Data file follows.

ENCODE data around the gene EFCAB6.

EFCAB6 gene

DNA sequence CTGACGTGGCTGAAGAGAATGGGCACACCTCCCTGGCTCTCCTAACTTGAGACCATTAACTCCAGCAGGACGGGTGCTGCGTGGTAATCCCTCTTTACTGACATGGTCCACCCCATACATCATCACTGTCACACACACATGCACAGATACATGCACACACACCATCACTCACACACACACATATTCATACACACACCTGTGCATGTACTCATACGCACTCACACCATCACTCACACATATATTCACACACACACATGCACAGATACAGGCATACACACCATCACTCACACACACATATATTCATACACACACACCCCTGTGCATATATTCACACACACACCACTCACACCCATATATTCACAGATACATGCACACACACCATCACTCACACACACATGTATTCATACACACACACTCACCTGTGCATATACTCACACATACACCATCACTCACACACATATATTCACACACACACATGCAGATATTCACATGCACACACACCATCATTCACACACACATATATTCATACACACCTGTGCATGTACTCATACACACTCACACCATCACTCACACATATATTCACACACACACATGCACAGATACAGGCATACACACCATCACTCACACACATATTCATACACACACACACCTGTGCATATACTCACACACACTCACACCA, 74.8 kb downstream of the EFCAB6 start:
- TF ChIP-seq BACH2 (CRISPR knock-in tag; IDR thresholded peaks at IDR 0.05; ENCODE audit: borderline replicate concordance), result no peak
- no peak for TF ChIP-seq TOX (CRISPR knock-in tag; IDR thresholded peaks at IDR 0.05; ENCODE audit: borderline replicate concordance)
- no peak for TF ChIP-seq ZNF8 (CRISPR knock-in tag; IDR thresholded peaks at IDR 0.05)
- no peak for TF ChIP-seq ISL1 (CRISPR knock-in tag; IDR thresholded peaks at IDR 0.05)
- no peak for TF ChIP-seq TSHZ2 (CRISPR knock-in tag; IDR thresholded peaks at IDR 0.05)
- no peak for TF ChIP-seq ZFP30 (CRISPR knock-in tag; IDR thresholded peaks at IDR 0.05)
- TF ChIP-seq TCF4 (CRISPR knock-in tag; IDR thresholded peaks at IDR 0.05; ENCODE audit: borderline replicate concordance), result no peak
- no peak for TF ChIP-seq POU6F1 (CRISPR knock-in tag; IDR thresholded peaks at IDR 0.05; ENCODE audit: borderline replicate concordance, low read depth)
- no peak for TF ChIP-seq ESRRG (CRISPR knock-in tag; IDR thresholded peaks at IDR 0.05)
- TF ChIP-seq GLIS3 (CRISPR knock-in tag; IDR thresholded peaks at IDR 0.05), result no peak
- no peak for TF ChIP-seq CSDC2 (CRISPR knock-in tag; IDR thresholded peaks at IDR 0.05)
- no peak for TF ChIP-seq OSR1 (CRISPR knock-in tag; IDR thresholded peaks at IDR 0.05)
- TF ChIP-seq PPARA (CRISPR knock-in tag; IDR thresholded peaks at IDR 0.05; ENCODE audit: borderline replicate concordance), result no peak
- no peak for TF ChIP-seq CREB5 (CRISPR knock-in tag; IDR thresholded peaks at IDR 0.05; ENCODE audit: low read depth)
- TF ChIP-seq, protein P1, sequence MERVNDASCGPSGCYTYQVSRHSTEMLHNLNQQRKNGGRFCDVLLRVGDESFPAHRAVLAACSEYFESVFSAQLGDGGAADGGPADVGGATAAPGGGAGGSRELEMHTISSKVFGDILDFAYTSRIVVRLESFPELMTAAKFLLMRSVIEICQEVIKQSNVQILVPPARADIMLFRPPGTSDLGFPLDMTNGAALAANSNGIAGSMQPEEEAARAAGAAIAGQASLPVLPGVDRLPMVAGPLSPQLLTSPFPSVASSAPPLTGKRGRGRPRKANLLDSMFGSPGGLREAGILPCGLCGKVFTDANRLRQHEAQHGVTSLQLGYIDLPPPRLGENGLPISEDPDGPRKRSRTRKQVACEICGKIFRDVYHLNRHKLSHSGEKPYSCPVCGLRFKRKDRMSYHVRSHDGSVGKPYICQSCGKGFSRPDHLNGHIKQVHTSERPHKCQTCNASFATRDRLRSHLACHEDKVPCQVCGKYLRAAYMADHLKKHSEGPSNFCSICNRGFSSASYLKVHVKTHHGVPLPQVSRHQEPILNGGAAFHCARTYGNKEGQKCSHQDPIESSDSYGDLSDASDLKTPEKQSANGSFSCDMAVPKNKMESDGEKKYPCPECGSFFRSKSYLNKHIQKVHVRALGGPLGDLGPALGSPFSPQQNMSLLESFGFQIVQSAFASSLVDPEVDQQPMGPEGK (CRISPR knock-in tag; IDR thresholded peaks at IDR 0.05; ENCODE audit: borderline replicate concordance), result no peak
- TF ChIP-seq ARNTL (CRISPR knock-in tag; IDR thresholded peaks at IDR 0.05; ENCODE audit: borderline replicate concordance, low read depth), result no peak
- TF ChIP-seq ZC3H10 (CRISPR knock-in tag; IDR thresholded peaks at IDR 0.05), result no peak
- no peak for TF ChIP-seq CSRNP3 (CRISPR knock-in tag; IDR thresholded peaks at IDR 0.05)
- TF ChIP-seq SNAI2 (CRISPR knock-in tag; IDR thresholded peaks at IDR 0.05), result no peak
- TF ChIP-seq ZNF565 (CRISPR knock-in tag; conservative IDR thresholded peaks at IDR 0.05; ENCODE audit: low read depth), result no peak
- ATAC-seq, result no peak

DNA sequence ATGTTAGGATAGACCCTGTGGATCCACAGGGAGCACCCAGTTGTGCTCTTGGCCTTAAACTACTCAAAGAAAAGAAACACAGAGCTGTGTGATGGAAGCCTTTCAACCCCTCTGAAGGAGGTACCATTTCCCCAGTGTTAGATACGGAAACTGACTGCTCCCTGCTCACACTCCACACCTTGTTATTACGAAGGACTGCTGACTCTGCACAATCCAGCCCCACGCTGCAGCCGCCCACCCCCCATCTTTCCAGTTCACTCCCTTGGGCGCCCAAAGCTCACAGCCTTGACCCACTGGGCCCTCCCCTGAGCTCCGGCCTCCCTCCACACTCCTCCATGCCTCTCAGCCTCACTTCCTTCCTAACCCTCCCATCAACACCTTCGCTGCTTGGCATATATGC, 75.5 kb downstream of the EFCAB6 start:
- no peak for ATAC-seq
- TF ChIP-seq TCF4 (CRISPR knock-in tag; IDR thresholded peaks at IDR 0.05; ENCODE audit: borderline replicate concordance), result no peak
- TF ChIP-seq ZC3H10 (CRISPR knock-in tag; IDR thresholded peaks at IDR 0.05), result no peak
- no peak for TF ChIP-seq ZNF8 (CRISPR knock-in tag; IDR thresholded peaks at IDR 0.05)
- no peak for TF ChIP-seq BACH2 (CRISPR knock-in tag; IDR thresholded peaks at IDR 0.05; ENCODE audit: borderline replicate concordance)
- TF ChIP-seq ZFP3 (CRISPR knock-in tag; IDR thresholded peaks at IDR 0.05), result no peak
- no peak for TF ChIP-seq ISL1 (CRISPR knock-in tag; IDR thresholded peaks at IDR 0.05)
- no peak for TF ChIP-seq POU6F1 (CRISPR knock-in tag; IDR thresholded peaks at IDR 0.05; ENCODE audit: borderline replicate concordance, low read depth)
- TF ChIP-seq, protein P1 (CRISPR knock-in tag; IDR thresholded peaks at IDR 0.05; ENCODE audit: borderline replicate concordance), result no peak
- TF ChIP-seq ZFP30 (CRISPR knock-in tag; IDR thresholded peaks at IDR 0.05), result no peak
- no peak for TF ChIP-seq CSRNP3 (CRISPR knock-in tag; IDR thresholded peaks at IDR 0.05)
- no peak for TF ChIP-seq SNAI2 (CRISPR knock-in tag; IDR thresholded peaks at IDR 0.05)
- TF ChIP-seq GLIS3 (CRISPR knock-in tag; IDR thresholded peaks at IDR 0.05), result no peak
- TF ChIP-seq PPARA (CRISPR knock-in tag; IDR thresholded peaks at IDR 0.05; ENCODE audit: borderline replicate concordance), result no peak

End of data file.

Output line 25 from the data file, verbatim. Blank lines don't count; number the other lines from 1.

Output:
DNA sequence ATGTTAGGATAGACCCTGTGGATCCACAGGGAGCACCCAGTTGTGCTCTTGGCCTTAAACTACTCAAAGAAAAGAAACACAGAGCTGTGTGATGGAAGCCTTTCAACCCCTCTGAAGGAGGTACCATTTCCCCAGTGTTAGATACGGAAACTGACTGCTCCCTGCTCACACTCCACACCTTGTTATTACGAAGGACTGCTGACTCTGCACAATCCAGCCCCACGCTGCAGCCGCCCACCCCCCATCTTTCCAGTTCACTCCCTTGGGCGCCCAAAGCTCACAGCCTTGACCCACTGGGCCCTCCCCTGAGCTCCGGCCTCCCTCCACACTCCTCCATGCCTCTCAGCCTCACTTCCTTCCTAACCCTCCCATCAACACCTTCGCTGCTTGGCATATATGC, 75.5 kb downstream of the EFCAB6 start: